The origin of the shapes is the result of the combinations of visual experiences with our visible world, funneled through the subconscious in the act of automatic drawing to become accessible to the conscious mind for development and manipulation.

Although all of these paintings are three-dimensional objects, they are paintings not sculptures. The surfaces of the shapes are conceived as planes on which to draw with the brush using color.  The three-dimensionality makes possible shifts of relationships and an openness of structure not attainable on a rectangular and flat surface plane alone.  To make the paintings the shapes are cut from masonite (hardboard), edged with wood, and assembled using dowels, screws, metal braces and epoxy cement.  The surfaces are gessoed before painting, and some shapes are textured using plaster.  All are painted with acrylic colors.

The painted constructions are untitled in order to avoid prescribing narrative suggestions for the viewer, and to emphasize that the content depends on formal relationships

Non-Objective Painted Constructions

Making paintings in the 20th and 21st centuries has undergone a number of significant changes.  The artists have developed ways of developing the imagery from representation to abstract to nonobjective.  Some representational traditions continue.  To use abstract imagery is to begin with visual appearances but to use them as a point of departure rather than to represent.  To use nonobjective imagery is to make images that result from the manipulation of form rather than from “abstracting” from visual appearances.  My paintings vary in the uses of images, but even where there may be vestiges of appearances, the intention is never only to represent.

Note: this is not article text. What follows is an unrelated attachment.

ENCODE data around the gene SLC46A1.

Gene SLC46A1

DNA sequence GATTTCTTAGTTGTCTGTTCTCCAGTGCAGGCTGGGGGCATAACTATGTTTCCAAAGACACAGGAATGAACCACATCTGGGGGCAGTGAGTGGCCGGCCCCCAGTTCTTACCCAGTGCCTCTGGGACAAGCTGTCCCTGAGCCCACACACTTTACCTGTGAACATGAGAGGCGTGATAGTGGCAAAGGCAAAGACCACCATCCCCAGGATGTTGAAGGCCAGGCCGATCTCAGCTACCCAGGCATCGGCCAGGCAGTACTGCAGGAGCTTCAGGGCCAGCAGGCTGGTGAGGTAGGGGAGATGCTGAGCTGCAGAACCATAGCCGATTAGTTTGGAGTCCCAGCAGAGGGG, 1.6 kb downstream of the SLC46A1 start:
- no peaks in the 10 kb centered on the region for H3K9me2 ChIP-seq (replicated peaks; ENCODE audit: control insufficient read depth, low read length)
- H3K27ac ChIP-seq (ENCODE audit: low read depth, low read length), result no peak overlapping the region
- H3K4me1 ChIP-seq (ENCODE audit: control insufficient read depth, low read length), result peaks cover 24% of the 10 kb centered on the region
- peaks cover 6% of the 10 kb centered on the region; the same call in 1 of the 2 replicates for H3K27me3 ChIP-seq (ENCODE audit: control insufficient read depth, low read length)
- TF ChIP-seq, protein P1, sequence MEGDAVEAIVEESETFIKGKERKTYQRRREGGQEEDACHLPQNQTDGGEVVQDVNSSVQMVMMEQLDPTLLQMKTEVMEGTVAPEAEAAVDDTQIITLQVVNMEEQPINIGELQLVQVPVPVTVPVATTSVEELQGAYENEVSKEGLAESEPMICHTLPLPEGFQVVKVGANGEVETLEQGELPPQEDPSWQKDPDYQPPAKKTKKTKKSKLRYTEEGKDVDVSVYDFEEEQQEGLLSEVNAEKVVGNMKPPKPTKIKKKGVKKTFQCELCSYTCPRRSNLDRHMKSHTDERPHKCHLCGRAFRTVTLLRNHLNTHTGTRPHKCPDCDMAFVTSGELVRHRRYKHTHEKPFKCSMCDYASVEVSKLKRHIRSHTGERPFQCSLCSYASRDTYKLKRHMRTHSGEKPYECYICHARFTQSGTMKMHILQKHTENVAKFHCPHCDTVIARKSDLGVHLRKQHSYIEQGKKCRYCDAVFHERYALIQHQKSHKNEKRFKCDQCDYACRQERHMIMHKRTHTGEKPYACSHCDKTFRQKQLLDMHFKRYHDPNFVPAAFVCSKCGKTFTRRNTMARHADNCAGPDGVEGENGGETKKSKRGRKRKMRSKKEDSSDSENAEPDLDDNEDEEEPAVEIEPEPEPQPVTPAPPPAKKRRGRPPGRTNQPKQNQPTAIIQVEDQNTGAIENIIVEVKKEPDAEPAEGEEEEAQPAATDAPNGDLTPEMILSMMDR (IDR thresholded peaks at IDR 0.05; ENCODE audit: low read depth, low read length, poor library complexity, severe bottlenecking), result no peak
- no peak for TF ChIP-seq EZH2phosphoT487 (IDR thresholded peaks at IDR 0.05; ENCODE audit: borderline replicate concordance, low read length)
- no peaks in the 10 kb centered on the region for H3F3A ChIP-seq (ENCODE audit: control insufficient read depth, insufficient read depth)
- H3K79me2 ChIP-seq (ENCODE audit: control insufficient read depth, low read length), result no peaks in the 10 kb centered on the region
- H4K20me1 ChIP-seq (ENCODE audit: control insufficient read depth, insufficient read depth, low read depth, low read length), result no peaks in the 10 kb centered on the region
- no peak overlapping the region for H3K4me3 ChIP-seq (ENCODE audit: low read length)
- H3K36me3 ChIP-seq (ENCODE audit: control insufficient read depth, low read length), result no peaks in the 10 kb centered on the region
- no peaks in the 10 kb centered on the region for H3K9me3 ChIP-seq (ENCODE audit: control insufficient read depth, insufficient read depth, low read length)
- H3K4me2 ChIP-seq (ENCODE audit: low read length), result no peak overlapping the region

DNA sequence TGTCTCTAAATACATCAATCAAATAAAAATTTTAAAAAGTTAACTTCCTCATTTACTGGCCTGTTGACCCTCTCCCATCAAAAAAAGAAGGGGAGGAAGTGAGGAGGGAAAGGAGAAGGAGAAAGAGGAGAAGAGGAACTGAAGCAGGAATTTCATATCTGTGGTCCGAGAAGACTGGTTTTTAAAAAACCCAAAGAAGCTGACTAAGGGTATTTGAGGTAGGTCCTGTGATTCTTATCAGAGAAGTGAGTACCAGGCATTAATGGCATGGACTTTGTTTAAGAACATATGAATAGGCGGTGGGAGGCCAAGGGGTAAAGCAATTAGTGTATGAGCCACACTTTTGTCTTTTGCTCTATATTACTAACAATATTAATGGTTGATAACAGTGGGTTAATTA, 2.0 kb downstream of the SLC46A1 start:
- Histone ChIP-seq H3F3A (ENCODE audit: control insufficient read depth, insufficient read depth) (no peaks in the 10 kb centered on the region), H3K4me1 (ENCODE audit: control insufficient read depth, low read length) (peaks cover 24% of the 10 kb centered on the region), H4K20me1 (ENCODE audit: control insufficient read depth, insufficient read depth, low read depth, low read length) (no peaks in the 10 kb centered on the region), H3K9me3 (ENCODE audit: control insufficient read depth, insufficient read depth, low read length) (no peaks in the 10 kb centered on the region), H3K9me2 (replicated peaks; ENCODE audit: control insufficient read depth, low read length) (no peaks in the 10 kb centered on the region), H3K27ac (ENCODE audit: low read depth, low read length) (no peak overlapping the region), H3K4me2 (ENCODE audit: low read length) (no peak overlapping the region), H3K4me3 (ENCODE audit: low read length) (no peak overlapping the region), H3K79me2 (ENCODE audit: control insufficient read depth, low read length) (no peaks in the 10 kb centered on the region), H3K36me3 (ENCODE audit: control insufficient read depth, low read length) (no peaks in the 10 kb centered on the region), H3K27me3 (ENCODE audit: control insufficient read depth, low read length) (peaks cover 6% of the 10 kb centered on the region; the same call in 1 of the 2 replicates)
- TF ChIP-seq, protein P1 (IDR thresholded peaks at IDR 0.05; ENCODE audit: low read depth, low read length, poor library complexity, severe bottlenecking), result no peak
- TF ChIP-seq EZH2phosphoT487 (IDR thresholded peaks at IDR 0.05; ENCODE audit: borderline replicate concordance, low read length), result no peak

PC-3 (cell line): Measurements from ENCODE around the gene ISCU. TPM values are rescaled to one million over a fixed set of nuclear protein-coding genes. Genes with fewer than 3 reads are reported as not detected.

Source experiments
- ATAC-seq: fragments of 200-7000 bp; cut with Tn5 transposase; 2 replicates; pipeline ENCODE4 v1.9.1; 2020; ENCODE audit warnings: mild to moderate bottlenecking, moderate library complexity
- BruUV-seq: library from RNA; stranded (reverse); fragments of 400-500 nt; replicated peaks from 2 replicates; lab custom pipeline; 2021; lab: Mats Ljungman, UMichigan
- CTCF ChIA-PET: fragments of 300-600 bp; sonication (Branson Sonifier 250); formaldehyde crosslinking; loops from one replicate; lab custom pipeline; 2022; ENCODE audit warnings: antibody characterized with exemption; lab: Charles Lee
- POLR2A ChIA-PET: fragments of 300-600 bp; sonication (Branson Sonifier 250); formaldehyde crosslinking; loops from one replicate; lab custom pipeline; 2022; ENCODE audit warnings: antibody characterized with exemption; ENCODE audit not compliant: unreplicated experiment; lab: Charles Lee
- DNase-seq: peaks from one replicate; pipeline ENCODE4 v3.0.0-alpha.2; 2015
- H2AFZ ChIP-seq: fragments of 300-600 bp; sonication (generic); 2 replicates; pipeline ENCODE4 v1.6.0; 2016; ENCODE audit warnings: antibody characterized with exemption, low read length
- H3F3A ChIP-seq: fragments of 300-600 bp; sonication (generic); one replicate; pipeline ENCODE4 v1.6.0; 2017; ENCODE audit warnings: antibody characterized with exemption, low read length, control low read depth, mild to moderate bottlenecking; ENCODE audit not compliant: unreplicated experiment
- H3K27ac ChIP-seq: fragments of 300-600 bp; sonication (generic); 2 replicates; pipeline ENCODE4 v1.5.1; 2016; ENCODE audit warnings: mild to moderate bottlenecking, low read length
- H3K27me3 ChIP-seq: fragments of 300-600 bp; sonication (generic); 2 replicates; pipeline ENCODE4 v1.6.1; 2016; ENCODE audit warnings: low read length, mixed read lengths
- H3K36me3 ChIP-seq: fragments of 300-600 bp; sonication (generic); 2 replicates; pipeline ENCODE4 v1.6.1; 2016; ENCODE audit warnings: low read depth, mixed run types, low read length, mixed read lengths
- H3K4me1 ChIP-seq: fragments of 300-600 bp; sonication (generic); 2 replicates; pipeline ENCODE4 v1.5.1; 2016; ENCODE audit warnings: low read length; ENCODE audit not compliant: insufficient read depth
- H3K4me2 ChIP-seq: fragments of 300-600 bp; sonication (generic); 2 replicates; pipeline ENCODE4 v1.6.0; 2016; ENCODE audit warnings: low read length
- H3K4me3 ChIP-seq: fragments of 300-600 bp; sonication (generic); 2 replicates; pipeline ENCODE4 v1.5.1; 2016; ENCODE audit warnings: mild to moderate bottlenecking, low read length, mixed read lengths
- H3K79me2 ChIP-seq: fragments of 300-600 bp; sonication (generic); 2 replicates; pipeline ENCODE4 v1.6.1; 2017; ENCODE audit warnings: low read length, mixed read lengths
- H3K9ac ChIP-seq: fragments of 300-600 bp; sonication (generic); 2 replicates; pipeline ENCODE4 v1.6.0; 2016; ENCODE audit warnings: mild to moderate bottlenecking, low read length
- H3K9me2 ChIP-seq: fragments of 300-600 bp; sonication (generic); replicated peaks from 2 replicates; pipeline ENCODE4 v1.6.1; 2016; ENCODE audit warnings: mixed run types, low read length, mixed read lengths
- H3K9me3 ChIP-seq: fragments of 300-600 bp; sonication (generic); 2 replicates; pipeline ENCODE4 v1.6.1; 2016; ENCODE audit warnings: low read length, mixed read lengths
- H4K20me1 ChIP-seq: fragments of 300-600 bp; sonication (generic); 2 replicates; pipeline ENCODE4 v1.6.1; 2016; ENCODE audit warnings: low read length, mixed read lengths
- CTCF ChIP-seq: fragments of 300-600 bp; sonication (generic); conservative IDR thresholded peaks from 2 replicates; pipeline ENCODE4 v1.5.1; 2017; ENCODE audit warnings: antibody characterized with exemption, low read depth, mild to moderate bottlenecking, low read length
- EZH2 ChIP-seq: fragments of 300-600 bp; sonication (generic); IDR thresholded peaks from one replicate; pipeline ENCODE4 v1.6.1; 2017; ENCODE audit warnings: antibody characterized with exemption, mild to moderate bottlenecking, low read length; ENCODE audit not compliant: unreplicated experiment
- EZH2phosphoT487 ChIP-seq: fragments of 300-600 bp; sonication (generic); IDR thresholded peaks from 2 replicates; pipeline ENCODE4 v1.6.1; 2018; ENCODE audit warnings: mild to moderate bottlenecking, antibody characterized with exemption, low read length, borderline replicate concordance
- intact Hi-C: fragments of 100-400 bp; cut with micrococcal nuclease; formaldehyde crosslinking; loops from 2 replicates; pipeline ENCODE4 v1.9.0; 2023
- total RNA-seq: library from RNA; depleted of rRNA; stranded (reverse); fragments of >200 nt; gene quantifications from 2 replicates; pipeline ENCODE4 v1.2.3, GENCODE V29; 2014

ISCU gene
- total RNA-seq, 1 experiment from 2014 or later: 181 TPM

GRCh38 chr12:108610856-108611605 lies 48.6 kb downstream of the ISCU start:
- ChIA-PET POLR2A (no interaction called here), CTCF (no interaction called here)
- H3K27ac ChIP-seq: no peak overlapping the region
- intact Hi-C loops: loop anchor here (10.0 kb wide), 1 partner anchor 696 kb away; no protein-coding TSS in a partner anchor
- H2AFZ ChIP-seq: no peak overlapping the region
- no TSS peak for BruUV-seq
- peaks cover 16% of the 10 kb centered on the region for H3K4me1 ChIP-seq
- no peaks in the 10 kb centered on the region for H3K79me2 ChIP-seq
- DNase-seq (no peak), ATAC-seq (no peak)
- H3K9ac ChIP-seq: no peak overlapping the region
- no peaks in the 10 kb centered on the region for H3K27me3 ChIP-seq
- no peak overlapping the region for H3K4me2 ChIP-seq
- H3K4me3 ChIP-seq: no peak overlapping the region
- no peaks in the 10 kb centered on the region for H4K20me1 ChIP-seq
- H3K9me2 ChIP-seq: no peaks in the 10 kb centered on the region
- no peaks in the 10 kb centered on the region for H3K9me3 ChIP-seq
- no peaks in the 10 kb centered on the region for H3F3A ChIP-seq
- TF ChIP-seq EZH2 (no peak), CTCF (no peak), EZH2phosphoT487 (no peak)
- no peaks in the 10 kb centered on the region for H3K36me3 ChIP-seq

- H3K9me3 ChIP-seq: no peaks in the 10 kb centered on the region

The painted constructions do not tell narrative stories.  Some of the shapes may suggest images familiar to the viewer, but the viewer is encouraged not to seek them.  The shapes are “informed” by images in our visible world, but they do not “represent” any image.   The viewer is encouraged to discern the underlying structure of the visual relationships because in them are embodied the experiences of living.  There is tension yet balance, harmony and disharmony, movement and conflict, and humor, among other relationships and manifestations of experience.